VELSHI: Yes, this is unbelievable. Yesterday, when I left, oil prices had settled at the highest level they've ever settled at, $107.90. And then by this morning, $109.72. Now, you're not buying a barrel of oil, so what do you care? Well, you care because it works its way into everything you buy including gasoline.

According to AAA, the price of a gallon of gasoline is $3.227 which matches the price of gasoline last May 24th, which is the highest price on record. So you can imagine that since all of these daily increases in the price of oil haven't yet worked their way through to gasoline, you're going to -- we are beating the record.


VELSHI: In fact, we had one person today say it might get up to $3.50 or $3.75 in the spring before pulling back. And why would it pull back, Tony? Because somebody is going to get tired of paying that kind of price for gasoline and they're going to buy a smaller car or they're going to commute or they're going to carpool.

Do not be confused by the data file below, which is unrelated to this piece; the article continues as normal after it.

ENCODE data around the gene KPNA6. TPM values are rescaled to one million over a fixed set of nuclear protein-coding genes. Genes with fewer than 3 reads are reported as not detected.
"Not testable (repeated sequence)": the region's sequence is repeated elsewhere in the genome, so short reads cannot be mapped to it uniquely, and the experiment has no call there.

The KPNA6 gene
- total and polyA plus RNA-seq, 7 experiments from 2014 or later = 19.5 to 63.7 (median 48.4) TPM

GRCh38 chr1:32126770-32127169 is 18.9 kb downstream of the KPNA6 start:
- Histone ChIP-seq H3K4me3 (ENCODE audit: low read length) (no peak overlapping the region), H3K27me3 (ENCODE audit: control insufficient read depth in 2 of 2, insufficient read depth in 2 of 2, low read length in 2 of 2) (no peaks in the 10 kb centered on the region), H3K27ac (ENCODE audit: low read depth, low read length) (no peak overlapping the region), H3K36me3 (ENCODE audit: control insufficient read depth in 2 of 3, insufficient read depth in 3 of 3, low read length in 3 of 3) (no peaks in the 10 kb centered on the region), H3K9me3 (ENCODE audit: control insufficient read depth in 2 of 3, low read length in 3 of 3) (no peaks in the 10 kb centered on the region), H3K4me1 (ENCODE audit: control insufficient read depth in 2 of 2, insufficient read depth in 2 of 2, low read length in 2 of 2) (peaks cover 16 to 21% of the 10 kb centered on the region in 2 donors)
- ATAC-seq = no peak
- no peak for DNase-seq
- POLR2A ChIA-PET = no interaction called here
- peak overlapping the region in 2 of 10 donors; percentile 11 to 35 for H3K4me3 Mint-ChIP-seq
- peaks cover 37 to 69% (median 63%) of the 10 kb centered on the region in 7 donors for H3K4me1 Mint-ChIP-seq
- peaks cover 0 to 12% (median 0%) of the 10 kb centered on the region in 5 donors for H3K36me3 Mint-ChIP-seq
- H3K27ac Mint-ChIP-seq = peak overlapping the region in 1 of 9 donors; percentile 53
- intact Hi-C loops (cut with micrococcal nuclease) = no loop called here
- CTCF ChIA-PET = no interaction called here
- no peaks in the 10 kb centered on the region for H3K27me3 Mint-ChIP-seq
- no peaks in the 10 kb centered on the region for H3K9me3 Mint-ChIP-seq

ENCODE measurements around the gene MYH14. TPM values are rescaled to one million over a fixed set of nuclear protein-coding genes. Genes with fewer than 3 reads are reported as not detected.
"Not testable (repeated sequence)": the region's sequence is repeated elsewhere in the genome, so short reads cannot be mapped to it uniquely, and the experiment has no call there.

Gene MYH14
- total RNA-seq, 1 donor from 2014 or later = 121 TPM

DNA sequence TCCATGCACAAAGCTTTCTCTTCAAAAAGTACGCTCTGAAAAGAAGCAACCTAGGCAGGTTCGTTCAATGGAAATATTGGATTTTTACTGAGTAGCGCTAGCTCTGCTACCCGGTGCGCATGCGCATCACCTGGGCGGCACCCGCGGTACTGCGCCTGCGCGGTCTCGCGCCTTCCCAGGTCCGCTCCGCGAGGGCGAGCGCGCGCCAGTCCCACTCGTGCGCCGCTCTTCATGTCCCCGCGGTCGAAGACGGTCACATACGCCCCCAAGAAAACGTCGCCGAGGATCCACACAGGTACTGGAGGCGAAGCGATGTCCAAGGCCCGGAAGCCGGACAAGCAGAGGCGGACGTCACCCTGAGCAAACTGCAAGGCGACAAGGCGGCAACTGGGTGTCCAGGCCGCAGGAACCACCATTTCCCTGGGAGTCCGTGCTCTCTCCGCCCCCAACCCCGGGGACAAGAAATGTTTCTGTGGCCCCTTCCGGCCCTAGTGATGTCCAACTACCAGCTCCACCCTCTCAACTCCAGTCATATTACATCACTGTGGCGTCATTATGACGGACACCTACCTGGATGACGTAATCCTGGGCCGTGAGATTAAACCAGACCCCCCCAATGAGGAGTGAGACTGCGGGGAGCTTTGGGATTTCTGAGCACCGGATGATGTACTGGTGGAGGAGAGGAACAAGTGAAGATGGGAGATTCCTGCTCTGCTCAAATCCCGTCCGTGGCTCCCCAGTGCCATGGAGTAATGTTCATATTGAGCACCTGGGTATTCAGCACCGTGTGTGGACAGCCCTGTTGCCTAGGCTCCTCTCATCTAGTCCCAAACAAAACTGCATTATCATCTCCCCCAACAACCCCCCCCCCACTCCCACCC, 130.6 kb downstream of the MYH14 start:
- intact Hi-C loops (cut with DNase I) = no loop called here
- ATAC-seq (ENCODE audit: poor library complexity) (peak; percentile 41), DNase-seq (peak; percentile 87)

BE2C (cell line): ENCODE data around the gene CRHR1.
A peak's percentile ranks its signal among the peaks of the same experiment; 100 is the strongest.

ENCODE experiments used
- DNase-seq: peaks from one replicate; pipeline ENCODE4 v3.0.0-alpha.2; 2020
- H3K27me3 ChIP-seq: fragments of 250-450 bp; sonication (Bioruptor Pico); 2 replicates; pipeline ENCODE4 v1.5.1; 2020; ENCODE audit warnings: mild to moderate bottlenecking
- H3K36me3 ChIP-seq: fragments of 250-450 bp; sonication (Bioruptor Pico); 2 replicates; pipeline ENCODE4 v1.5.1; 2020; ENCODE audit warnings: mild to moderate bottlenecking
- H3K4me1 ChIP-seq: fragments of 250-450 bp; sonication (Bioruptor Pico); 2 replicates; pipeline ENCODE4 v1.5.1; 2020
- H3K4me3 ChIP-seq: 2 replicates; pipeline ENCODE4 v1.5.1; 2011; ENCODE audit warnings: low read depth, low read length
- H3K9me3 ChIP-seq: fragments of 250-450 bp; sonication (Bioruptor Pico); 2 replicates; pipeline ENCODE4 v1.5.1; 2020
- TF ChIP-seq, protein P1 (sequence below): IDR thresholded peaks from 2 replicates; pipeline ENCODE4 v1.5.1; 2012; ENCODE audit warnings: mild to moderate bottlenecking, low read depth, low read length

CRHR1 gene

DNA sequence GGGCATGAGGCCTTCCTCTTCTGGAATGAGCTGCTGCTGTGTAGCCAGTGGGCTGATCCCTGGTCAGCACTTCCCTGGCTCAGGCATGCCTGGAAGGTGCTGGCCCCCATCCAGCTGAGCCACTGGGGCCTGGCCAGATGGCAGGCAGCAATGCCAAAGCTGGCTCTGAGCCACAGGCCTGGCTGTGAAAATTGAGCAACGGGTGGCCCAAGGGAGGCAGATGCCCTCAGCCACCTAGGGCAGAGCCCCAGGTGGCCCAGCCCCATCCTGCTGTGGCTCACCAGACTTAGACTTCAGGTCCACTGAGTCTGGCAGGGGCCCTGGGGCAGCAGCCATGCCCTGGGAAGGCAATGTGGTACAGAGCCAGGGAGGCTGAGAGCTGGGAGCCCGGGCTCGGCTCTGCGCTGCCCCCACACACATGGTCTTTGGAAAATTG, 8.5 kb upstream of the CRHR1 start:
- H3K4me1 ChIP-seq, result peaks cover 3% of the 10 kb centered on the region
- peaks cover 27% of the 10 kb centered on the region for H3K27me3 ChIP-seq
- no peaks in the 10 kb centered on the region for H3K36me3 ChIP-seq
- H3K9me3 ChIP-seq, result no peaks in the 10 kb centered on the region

HARRIS: You better believe it.

All right. Ali Velshi in New York "Minding Your Business." Ali, great to see you. Thanks.

VELSHI: You, too, buddy.

COLLINS: She's the second woman since the World -- since World War II, that is, to receive the Silver Star. We're going to talk to Army Specialist Monica Lin Brown live from Afghanistan.


HARRIS: You're in the CNN NEWSROOM, everyone. I'm Tony Harris.

She is a short dip, double-cup, a Starbucks barista filling the order of a lifetime.


UNIDENTIFIED FEMALE: ...serving her a cup of coffee I grabbed her hand and I said I'm a match and I want to donate to you.

UNIDENTIFIED FEMALE: The world just stopped. It was just her and I for a moment.


HARRIS: Boy, how about this story. Kidney transplant. We'll tell you all about it in the NEWSROOM.


COLLINS: An awful lot going on this morning and that certainly includes the weather. We are talking about Mississippi because the primary there today.


COLLINS: Well, also the weather there today. Not looking so hot.

Hey there, Rob.


COLLINS: Standard.

HARRIS: We covered it. Standard.

COLLINS: So difficult, you know?

MARCIANO: Sorry. High maintenance. See you guys.

COLLINS: All right. Rob, we'll check back later. Thank you.

If your mom and dad have Alzheimer's, will you get it, too? New information coming your way in the NEWSROOM.